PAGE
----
Hence, other sources of financing the facility include revenues from crude and lean gas which will ensure that the loan is not put on the tax payer to increase public debt, there projects will pay for themselves.
This, Mr. Terkper said is in consonance with the government’s focus on insisting that state institutions follow the Ghana Cocoa Board in using the proceeds from projects to repay loans. This being done by Ghana Airport Company which is using the airport tax and other charges to develop the airport. The Ghana Ports and Harbours Authority is also using proceeds from the port to pay for their expansion projects.
This is part of a broad strategy of financing alternative and more prudent ways to fund infrastructure projects in the country and this is working today, he said.
“We are not going to be putting the loans of commercial projects on tax payers as public debt. Ghana has a potential gas from three fields, Jubilee, TEN and Sankofa but this deals if for only lean gas from Jubilee. We would develop similar strategies for the TEN and Sankofa Oil and gas fields,” he remarked.
Parliament has been commended for ratifying the long awaited World Trade Organisation’s Trade Facilitation Agreement which aims at helping to reduce the cost of doing business and improve the investment climate in the country.
Recommending to the House to adopt the ratification, George Aboagye, Chairman, Committee on Trade, Industry and Tourism said: “The Committee has thoroughly examined the Agreement and is of the view that ratification of this Agreement by Ghana would inevitably reduce the cost of doing business and improve the investment climate in Ghana.
“Ultimately, the attraction of Foreign Direct Investments would impact positively on production, employment and government revenues especially, as revenue leakages would be minimised.”
The ratification of the WTO Trade Facilitation Agreement was laid in Parliament on 3rd August, 2016. It was later referred to the Committee on Trade, Industry and Tourism for consideration.
Meanwhile, International Chamber of Commerce (ICC) Ghana, the lead advocate towards the ratification has commended Parliament for taking the decision to adopt the ratification which has the potential to impact positively on the country’s business environment.
“ICC Ghana wishes to thank the Government of Ghana, Parliament of Ghana, Ministry of Trade and Industry, Global Alliance for Trade Facilitation, National Coalition members, West Blue Consulting, the business community and all other stakeholders for the effort put in having the agreement ratified,” said in a statement.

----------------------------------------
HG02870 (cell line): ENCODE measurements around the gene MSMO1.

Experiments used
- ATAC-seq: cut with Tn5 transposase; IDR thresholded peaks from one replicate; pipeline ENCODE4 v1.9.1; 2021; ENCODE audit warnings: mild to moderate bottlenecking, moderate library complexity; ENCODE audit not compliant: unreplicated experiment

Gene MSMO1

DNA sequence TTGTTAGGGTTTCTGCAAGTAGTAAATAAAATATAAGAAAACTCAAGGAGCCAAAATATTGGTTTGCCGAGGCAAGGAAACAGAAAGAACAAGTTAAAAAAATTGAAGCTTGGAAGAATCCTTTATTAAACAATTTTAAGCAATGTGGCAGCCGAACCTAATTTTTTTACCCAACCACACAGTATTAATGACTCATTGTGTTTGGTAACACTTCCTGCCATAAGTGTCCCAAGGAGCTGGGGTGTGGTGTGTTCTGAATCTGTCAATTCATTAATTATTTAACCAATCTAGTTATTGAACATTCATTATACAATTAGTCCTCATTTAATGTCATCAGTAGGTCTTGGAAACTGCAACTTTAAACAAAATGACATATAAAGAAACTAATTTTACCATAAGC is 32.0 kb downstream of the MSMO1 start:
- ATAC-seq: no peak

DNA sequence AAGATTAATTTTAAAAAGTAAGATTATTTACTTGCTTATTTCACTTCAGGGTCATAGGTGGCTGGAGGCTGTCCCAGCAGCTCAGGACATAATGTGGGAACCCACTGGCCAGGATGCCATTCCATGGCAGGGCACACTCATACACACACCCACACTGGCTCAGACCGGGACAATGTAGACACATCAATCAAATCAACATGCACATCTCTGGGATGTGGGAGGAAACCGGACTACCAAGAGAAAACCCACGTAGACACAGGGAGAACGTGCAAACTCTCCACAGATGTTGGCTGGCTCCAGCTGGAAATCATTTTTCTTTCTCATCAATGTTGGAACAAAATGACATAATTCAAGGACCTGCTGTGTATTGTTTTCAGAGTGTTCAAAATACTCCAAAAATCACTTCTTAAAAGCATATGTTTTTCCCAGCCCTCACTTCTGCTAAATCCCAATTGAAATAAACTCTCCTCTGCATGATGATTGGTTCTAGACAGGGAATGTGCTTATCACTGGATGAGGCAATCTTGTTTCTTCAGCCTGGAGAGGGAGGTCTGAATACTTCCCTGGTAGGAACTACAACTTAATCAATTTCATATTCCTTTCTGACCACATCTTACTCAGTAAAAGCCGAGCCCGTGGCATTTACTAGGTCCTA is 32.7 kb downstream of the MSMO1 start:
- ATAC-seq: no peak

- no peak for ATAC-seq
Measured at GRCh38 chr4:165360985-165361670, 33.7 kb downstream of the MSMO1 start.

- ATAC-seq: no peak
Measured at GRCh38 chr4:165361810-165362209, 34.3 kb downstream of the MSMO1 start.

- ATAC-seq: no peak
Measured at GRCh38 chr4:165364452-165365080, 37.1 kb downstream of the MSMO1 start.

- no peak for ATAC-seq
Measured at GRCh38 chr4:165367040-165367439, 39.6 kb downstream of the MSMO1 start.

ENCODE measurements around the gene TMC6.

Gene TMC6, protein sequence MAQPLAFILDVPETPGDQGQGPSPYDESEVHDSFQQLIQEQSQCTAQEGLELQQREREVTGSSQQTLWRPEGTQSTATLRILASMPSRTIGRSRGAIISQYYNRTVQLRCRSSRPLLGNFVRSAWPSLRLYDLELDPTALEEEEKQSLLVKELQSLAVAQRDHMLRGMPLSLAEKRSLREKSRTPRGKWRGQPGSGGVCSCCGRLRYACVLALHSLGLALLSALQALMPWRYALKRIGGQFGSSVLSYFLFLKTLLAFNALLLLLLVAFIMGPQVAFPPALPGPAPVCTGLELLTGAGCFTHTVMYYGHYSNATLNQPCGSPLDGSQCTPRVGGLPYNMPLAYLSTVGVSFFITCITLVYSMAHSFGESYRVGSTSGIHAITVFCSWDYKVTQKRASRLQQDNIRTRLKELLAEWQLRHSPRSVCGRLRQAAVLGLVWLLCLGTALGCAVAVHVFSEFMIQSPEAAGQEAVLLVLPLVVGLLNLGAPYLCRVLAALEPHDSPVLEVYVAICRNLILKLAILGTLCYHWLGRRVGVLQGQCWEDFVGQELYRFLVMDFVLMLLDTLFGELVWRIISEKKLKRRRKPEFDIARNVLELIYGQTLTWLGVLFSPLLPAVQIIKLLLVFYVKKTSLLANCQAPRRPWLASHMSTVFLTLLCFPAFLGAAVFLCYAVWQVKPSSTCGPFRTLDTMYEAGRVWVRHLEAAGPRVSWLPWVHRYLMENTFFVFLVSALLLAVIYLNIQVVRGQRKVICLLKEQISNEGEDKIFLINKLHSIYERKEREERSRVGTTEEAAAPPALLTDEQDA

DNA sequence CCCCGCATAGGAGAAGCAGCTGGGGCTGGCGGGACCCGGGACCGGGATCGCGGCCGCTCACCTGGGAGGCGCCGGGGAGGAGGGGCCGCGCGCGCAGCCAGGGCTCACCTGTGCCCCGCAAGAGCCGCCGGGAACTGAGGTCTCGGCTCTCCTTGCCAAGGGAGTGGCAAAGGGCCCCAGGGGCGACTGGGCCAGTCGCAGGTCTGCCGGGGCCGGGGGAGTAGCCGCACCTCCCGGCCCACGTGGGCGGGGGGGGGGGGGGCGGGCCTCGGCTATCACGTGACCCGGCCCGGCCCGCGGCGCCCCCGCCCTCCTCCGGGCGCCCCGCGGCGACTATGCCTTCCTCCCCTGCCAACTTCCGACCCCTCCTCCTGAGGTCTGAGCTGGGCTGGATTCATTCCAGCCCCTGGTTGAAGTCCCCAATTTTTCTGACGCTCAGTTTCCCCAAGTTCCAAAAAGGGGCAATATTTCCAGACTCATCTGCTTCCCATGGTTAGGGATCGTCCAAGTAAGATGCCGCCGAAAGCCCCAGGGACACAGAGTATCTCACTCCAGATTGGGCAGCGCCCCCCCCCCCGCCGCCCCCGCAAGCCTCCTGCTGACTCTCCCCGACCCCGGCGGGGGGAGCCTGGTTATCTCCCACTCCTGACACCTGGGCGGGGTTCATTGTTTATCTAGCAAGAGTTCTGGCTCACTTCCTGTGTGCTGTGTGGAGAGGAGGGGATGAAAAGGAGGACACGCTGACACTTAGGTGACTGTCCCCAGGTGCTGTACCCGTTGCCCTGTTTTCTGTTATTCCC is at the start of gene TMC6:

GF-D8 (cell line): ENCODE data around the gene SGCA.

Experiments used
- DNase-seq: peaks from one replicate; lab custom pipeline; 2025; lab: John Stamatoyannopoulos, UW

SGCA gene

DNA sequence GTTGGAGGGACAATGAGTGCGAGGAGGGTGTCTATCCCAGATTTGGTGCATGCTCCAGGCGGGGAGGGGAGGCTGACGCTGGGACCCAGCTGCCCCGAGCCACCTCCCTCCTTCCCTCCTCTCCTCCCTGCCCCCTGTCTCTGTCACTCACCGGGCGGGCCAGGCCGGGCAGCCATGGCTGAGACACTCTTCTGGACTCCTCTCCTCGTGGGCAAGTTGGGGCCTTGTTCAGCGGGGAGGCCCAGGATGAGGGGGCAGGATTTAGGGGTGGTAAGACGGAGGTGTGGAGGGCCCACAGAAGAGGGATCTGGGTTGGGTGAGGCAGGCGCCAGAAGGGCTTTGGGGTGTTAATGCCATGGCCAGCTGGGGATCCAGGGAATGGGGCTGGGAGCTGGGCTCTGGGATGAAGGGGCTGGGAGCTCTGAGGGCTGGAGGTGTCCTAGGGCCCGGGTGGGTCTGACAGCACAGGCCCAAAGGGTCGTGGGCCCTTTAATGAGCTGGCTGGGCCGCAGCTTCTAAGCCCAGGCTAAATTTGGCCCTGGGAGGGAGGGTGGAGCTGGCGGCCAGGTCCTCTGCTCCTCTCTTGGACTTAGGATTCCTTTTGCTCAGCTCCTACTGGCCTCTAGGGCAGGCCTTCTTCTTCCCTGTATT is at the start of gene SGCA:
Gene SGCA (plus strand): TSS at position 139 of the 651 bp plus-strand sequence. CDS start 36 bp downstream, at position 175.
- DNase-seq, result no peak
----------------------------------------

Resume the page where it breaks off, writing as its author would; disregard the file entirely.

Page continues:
The Secretary General of ICC Ghana, Mr. Emmanuel Doni-Kwame commending Parliament confirmed to B&FT that the trade facilitation agreement is very important to businesses because it can have a major impact on bringing down trade transaction costs, adding that trade transaction costs are highest in developing countries, which are least able to carry transaction cost burdens.
He highlighted the need for the private sector to bring its expertise to bear in assisting the government in the implementation of the agreement.
The WTO Trade Facilitation Agreement contains provisions for expediting the movement, release and clearance of goods, including goods in transit.
It also sets out measures for effective cooperation between customs and other appropriate authorities on trade facilitation and customs compliance issues. It further contains provisions for technical assistance and capacity building.
The Trade Facilitation Agreement (TFA) amendment protocol was adopted by the WTO in 2014, consequently paving the way for member countries of the WTO to ratify the agreement through their domestic legislative procedures.
In recent times, exporters, importers and manufacturers have decried the high cost of doing businesses at Ghana’s ports and borders.
The delays and its attendant cost have placed huge burden on businesses, making the agreement an essential part of addressing this phenomenon.
It is estimated that the trade facilitation agreement could reduce business costs by between $350 billion and $1 trillion, according to WTO, 2013, and could increase world trade by between $33 billion and $100 billion in global exports per year and US$67 billion in global GDP, said World Bank, OECD,2011 reports.
Following the delay in the ratification and implementation of the agreement, ICC Ghana this year led a coalition made up of Association of Ghana Industries (AGI), Ghana Employers Association, Ghana Shippers Authority, World Trade Centre (WTC) Accra, Ghana Institute of Freight Forwarders (GIFF), Federation of Association of Ghanaian Exporters (FAGE), Ship Owners Association of Ghana, Ghana Union of Traders Association (GUTA) and West Blue Consulting to advocate for the ratification of the agreement.
The advocacy which was funded by Business Sectors Advocacy Challenge Fund (BUSAC) and supported by the Ministry of Trade and Industry led to extensive education of the business community on the benefits of ratifying the agreement.
An international dimension of the advocacy resulted in a seminar on trade facilitation agreement by the Global Alliance for Trade Facilitation and the International Chamber of Commerce (ICC) in September this year.
At the 1st anniversary of the National Single Window and launch of the Single Window manual, the Chairman of ICC Ghana, Alhaji Asoma Banda called on the Government and Parliament of Ghana to ratify the TFA.
The recommendations from the advocacy supported the National Committee on Trade Facilitation of the Ministry of Trade and Industry which has culminated in the ratification of the agreement by the Parliament.
ICC Ghana wishes to thank the Government of Ghana, Parliament of Ghana, Ministry of Trade and Industry, Global Alliance for Trade Facilitation, National Coalition members, West Blue Consulting, the business community and all other stakeholders for the effort put in having the agreement ratified.
International Chamber of Commerce Ghana one of the world business organisation’s 89 national committees located worldwide, was re-launched in March 2014. The launch, in one of Africa’s fastest growing economies, is set to strengthen the presence of ICC in Africa and further expand ICC’s extensive global network that currently comprises 6.5 million enterprises in over 130 countries.